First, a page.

Return victorious, or not at all.
; as applied to JavaLanguage
, this means you should either complete your contract and return a valid result, or throw an exception.
Sometimes this is understood to mean not
to return a null or a NullObject
, since that would be to return in defeat. See NoNullBeyondMethodScope
for more on this view.
Others relate this to DaveAbrahams?
' "strong" ExceptionGuarantee
; the result of any operation should be either the intended target state ('victorious') or the original state ('not at all').
See also WithYourShieldOrOnIt
for the Spartan version, or DoOrDie
for the Perl version.
Some software implementations of TSP are a CargoCult
(The inside joke: Python's django.db treats "record not found" as a catastrophic error, of the same ken as "your hard drive exploded". The "recommended" way to recover is "except MyModel?.DoesNotExist?
". This then leads to the risk of sloppy exception handling. The ORM should simply proffer a method, .default(thing)
, where thing
is either None
, a NullObject
, or a lambda
providing some other alternative.)
had a strict code of behavior (bushido
) surrounding all aspects of life, not just battle. Failure to uphold the code would result in death with dishonor. Personal failure while within the code would probably result in your being allowed to kill yourself honorably (seppuku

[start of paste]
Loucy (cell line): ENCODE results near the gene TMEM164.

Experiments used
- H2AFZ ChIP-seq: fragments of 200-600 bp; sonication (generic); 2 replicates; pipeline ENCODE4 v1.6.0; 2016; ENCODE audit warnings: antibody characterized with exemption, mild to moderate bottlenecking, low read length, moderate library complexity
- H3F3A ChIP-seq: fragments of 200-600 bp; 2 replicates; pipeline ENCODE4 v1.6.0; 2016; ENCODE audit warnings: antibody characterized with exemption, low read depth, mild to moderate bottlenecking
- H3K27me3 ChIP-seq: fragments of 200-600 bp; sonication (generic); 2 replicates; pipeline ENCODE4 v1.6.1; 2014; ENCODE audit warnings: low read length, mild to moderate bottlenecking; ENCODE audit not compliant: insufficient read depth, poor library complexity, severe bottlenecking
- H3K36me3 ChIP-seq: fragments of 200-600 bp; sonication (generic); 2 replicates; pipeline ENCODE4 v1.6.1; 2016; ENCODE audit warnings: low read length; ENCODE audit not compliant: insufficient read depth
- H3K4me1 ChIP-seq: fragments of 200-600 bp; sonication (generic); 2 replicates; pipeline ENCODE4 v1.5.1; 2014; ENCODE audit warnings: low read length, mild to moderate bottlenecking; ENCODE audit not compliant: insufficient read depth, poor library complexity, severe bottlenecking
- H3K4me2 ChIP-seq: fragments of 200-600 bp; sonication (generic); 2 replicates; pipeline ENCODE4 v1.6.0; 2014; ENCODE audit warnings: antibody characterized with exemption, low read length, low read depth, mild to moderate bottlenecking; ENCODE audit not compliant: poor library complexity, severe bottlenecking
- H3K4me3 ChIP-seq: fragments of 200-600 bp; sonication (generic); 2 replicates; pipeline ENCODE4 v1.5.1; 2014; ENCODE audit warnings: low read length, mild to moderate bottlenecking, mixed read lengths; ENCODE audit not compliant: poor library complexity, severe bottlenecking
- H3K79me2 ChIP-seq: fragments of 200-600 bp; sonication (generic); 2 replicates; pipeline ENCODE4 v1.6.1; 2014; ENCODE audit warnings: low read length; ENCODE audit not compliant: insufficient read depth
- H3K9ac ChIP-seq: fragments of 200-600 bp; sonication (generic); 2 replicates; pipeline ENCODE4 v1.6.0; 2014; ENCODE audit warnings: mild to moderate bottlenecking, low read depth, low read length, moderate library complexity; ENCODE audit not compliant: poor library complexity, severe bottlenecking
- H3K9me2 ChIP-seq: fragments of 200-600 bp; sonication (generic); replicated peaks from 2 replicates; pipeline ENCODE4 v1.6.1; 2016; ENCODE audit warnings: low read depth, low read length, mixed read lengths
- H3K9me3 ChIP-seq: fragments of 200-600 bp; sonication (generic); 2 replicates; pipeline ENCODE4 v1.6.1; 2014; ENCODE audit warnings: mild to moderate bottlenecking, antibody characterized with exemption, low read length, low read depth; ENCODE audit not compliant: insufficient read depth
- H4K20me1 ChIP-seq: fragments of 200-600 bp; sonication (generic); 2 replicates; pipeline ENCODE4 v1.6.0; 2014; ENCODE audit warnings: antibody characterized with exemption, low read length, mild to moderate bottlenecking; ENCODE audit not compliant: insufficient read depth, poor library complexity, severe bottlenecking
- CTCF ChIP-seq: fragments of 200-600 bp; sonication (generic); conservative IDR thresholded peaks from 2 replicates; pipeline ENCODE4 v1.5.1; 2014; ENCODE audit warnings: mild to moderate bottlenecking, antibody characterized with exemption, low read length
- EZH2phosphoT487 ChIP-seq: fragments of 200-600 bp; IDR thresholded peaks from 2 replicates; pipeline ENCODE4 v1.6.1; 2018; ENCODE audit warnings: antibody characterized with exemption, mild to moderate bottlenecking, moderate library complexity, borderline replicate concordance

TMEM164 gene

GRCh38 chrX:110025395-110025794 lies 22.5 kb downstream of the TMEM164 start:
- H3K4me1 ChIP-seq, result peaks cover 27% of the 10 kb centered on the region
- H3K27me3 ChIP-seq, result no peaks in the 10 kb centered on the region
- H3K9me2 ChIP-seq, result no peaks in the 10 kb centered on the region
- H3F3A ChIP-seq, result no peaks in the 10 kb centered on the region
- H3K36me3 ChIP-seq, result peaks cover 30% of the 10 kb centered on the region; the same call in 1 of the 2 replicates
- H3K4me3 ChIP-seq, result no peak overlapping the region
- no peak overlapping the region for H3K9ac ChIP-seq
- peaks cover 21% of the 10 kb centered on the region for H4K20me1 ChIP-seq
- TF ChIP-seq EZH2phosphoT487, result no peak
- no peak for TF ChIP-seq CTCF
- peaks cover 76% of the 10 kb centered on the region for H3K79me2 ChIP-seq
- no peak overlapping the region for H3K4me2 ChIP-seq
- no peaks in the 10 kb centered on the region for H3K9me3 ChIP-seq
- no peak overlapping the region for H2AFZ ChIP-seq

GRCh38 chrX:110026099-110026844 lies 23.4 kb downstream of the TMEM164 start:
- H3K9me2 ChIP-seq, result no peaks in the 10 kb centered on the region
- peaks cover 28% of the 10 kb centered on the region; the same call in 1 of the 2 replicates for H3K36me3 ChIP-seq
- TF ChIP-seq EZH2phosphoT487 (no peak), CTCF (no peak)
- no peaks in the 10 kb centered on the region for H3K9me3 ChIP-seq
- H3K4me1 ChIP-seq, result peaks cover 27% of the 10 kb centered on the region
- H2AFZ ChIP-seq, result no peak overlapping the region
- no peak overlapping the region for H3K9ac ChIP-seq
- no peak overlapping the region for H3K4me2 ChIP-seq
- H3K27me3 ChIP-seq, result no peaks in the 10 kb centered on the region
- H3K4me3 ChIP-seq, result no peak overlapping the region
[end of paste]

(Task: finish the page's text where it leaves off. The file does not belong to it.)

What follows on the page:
, to cut one's own stomach). The same applied to samurai (noble) women, who were allowed to cut their own neck.
"...if you are slain in battle, you should be resolved to have your corpse facing the enemy." - YamamotoTsunetomo
However, the Japanese weren't necessarily as obsessed with Bushido as is commonly thought; there's a good (but long) article on actual Japanese attitudes to Bushido here: http://www.ejmas.com/jalt/jaltart_friday_0301.htm
It's an odd thing that we carefully distinguish the different cities of ancient Greece, but treat all medieval Japanese as if they were the same. :)
Not odd at all. The Japanese have had relatively little impact on our heritage. (For suitable values of "our"...)
That's a very likely explanation, but also take into account that Japan had wars until only one Shogun ruled all of Japan, therefore only one way of thinking prevailed, while Greece simply expanded and was invaded by others, so no city had the opportunity to rewrite history.
- From Chapter 19 of "NADA THE LILY" by H. Rider Haggard (http://www.bookrags.com/books/ndlly/)
- "They went singing, after the king had looked upon them and bidden them 'return victorious or not at all.' Their number was so great that from the hour of dawn till the sun was high in the heavens they passed the gates of the kraal like countless herds of cattle..."
This seem even more to the point in Perl, since throwing an exception in Perl is to let the code "die". /JpL